In Like a House on Fire, Cate Kennedy takes ordinary lives and dissects their ironies, injustices and pleasures with her humane eye and wry sense of humour.
In ‘Laminex and Mirrors’, a young woman working as a cleaner in a hospital helps an elderly patient defy doctor’s orders. In ‘Cross-Country’, a jilted lover manages to misinterpret her ex’s new life. And in ‘Ashes’, a son accompanies his mother on a journey to scatter his father’s remains, while lifelong resentments simmer in the background.
Like a House on Fire is a substantial book that maintains its quality from start to finish, with no slight or weak stories added to make weight. Kennedy is well known as one of the country’s best practitioners of the form and these fifteen strong and vivid stories do not disappoint, each of them showing her instinctive feel for the shape and pace of a short story. Kennedy is a realist writer who writes of ordinary people’s lives and feelings in the here and now, and her characters and their dilemmas are immediately recognisable and sometimes even uncomfortably close to home.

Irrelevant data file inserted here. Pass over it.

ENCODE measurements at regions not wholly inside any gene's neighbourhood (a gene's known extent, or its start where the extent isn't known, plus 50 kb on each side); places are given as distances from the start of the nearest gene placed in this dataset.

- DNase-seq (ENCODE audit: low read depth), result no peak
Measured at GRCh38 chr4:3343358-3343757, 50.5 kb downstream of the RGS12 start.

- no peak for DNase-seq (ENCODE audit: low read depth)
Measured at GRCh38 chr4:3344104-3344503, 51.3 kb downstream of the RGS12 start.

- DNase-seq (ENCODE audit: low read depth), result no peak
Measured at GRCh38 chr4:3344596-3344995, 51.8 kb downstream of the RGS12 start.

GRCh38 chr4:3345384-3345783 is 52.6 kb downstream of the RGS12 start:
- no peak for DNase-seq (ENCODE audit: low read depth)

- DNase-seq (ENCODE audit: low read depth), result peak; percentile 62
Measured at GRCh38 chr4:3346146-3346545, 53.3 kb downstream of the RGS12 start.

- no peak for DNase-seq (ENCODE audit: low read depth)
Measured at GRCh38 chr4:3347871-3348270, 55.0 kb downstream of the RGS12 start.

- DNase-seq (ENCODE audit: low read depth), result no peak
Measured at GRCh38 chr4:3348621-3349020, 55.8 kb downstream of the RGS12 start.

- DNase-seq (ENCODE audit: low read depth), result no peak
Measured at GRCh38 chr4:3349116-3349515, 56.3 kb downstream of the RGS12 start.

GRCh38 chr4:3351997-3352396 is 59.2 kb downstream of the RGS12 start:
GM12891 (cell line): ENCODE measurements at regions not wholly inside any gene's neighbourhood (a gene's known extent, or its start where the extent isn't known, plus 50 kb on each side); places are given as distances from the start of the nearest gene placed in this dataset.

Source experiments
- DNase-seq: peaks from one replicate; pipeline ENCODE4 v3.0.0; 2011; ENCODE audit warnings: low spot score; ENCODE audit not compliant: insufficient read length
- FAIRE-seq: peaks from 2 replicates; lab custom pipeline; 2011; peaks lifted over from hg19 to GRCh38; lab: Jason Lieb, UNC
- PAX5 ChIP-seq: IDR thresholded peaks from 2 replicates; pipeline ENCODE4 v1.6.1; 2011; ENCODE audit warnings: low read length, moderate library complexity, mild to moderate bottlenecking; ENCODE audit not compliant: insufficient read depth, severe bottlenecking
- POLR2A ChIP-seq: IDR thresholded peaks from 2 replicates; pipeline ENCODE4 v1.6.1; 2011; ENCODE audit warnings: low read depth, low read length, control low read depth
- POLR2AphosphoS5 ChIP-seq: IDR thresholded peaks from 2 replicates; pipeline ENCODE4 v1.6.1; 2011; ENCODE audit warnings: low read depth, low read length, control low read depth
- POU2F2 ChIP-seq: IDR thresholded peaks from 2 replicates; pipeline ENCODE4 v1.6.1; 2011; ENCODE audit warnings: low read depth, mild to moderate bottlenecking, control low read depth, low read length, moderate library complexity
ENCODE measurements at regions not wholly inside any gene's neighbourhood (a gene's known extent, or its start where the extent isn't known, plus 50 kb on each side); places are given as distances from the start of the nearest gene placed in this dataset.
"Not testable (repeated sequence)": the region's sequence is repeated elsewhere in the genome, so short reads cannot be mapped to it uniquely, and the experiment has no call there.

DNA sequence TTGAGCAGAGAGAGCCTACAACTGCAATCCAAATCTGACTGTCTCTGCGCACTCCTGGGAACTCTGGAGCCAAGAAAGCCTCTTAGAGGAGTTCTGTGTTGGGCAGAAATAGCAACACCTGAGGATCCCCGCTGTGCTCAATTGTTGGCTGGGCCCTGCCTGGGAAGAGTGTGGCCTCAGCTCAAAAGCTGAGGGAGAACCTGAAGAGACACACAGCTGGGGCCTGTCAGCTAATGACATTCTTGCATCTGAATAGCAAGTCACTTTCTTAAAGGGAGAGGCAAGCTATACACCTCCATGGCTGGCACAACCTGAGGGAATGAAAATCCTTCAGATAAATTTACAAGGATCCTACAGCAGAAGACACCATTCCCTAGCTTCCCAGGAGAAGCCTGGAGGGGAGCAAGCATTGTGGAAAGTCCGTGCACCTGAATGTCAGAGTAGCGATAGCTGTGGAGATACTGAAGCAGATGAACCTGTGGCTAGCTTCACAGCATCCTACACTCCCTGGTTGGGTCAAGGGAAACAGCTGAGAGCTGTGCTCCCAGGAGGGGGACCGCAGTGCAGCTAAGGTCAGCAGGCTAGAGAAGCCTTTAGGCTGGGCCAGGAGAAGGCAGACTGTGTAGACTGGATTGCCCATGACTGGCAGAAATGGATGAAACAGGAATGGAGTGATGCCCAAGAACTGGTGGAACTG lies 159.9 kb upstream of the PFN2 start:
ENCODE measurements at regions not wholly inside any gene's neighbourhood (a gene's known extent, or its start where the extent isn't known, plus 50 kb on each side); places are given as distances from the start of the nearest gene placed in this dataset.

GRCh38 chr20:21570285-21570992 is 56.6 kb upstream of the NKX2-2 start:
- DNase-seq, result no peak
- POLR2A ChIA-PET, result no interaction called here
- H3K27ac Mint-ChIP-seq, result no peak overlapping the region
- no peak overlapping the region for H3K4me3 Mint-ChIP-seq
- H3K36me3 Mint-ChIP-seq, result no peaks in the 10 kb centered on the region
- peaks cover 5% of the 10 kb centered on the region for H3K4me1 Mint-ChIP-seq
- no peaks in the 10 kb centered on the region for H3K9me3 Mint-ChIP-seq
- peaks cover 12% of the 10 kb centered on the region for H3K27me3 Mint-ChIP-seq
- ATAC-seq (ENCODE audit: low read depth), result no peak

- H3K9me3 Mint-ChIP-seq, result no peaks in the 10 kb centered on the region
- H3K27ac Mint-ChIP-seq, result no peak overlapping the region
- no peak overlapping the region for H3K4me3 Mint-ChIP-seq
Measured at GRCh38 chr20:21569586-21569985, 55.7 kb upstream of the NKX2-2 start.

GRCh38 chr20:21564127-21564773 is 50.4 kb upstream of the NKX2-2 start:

While alert to the darker side of life, Kennedy also focuses on the small moments of revelatory tenderness that can redeem even a toxic situation, as with the mother-and-child moments in ‘Ashes’ and ‘Five-Dollar Family’. She explores unorthodox relationships that stretch the boundaries of daily life, like the hospital cleaner with the elderly patient in ‘Laminex and Mirrors’, or the strange moments of family truce, as with the complicit sisters wrecking the family photo in ‘Whirlpool’. The stories in this collection have a strong family relationship that makes the book seem more that just the sum of its parts; it’s as though the various characters from the different stories could pass each other in the street every day.